Following a demand put forth by the Hadash fraction in the Histadrut (the General Federation of Labor in Israel), on Tuesday, November 18, the chairman of the Histadrut, Avi Nissenkorn, declared the start of a general labor dispute in Israel. The Histadrut says that the grounds for the dispute are the low minimum wage, the increasing use of contract workers, and the “contempt on the part of the state in failing to apply an extension order concerning the employment of disabled persons in the public service.” The significance of this declaration is that the Histadrut is now entitled to call for a general strike in two weeks time.
Between 2006 and 2012, the monthly minimum wage has been incremented a number of times, from NIS 3,585 until the current figure of NIS 4,300. Hadash is now demanding that the minimum wage be raised to 30 NIS an hour, or NIS 5,300 a month. According to the Hadash “Taking into account the cumulative amount of inflation during the past eight years and the growth in labor productivity since 2006, the minimum wage has fallen substantially. While an exact calculation needs to be based on the actual increase in labor productivity during those years, it is nevertheless clear that employers’ profits have risen during this period at the expense of the working class.”
Hadash MK Dov Khenin, who has proposed a bill to raise the minimum wage to NIS 30 an hour from the current NIS 24, praised the Histadrut’s move, and said that achieving a significant increase in the minimum wage would require turning up public pressure on the Knesset.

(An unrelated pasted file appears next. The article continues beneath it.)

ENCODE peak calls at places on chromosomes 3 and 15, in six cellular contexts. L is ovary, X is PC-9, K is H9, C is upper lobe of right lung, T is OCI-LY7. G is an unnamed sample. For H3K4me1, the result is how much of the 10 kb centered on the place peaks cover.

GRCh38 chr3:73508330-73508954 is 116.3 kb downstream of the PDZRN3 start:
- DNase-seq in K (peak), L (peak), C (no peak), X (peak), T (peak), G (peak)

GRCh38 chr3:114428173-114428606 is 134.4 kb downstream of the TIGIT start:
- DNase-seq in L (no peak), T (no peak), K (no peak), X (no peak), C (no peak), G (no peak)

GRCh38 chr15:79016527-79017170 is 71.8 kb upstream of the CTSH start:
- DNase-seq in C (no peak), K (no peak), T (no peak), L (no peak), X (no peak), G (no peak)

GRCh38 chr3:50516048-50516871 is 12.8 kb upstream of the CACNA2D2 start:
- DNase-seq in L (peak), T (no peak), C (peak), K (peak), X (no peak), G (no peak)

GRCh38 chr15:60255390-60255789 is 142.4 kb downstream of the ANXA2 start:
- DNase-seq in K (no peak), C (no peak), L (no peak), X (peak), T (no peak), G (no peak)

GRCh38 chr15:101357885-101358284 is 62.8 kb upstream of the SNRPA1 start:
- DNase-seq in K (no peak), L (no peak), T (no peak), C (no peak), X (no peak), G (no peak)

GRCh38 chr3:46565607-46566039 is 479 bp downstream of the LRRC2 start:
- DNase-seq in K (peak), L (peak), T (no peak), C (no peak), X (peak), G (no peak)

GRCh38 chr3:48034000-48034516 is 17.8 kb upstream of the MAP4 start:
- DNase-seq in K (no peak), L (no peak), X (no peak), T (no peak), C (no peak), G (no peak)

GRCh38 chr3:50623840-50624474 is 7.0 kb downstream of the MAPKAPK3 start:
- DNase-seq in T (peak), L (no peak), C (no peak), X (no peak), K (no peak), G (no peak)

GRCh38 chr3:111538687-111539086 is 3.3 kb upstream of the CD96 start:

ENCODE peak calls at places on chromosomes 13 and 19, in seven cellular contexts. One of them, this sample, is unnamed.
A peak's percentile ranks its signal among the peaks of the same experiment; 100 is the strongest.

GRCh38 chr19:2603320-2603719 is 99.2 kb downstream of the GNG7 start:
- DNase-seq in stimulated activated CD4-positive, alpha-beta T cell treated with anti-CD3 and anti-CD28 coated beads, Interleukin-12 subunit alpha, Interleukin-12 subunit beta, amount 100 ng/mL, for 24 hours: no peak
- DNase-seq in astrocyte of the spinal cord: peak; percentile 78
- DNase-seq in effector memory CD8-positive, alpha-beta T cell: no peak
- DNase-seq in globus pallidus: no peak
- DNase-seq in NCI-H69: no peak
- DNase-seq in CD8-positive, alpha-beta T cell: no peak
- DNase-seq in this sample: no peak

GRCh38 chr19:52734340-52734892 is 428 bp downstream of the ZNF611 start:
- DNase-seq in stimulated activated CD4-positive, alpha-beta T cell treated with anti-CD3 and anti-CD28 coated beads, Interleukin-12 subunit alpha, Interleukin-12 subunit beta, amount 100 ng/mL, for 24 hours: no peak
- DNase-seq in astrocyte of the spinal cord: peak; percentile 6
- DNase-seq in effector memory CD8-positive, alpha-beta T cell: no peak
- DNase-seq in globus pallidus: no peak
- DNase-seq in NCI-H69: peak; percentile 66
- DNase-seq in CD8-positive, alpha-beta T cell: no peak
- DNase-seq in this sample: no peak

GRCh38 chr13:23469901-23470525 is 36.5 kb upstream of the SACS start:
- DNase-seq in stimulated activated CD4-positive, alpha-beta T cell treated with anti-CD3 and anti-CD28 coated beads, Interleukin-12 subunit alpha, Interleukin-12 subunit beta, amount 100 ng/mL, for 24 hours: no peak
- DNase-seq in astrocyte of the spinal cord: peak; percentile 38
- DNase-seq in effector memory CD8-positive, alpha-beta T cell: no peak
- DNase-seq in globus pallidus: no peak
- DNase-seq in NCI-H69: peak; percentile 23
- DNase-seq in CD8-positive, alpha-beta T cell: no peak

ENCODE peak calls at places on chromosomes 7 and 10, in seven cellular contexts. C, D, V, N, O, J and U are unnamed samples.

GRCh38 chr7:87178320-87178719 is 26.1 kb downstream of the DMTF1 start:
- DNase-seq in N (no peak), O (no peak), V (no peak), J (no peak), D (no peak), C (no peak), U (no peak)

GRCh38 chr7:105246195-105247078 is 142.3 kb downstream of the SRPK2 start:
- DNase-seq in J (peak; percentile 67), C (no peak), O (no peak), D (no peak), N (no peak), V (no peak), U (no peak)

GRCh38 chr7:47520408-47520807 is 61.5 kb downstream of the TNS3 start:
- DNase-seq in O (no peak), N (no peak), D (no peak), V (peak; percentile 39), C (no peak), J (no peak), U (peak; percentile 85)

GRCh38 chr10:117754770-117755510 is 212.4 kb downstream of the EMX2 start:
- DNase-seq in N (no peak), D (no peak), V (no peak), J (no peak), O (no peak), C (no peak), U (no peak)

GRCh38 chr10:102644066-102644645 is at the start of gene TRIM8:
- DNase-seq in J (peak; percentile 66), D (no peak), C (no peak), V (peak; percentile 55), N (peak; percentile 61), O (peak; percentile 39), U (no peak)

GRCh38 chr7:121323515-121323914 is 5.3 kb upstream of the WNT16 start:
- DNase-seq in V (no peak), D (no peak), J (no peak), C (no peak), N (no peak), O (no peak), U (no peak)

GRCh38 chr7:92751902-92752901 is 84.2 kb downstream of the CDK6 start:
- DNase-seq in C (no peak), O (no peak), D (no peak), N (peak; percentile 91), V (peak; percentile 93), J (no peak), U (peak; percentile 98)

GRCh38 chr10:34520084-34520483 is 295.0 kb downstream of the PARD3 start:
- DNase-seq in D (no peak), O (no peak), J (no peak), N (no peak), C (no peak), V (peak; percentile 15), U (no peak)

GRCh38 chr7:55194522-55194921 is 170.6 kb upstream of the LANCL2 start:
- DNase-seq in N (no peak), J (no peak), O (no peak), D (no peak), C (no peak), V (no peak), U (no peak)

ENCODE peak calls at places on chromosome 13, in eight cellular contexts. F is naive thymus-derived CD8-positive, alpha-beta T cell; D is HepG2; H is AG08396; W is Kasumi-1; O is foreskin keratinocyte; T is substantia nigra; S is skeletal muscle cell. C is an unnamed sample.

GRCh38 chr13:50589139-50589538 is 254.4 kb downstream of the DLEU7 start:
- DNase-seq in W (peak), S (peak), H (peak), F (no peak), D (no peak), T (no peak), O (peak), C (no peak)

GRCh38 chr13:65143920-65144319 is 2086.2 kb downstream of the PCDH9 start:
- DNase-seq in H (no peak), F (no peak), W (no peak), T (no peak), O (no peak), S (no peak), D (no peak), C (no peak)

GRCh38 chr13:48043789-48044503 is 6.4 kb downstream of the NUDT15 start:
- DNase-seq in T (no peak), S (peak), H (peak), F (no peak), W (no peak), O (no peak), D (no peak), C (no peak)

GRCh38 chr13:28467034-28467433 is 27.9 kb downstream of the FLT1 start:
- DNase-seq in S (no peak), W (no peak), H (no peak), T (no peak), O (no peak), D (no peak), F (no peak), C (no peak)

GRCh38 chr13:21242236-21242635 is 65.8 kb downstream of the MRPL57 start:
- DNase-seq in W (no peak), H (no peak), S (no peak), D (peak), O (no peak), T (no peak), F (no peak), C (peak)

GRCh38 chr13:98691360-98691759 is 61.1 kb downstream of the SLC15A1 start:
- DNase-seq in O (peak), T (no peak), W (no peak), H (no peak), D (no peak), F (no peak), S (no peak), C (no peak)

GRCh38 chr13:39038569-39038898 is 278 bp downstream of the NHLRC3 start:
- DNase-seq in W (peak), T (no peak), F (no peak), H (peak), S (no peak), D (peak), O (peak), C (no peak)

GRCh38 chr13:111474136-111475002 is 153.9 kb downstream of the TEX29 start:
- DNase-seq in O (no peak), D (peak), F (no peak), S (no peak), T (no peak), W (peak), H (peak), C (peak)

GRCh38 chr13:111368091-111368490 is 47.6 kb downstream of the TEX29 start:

In recent weeks, the Histadrut has been escalating the actions it is taking. On one day alone last week, it declared labor disputes at Arkia Airlines, WIZO, Egged, Pheonix Insurance, the Israel Railways, the Mikve Israel Agricultural School, and the Mevaseret Zion local council. On Sunday, Histadrut sanctions at the Employment Service entered their fifth week. Weeks of strikes at Israel’s postal service came to an end in October. Five hours later, the union declared a dispute over plans to privatize government-owned companies.
On Sunday, the Ministerial Committee for Legislation approved a bill, submitted by MK Ayelet Shaked from the extreme-right Bayit HaYehudi, to prohibit strikes over “political decisions.” Shaked remarked “It is inconceivable that the entire economy is on strike because one group of connected people doesn’t want to open the economy to competition.” The bill would make illegal any strikes called against government-led privatizations as well as strikes expressing class solidarity.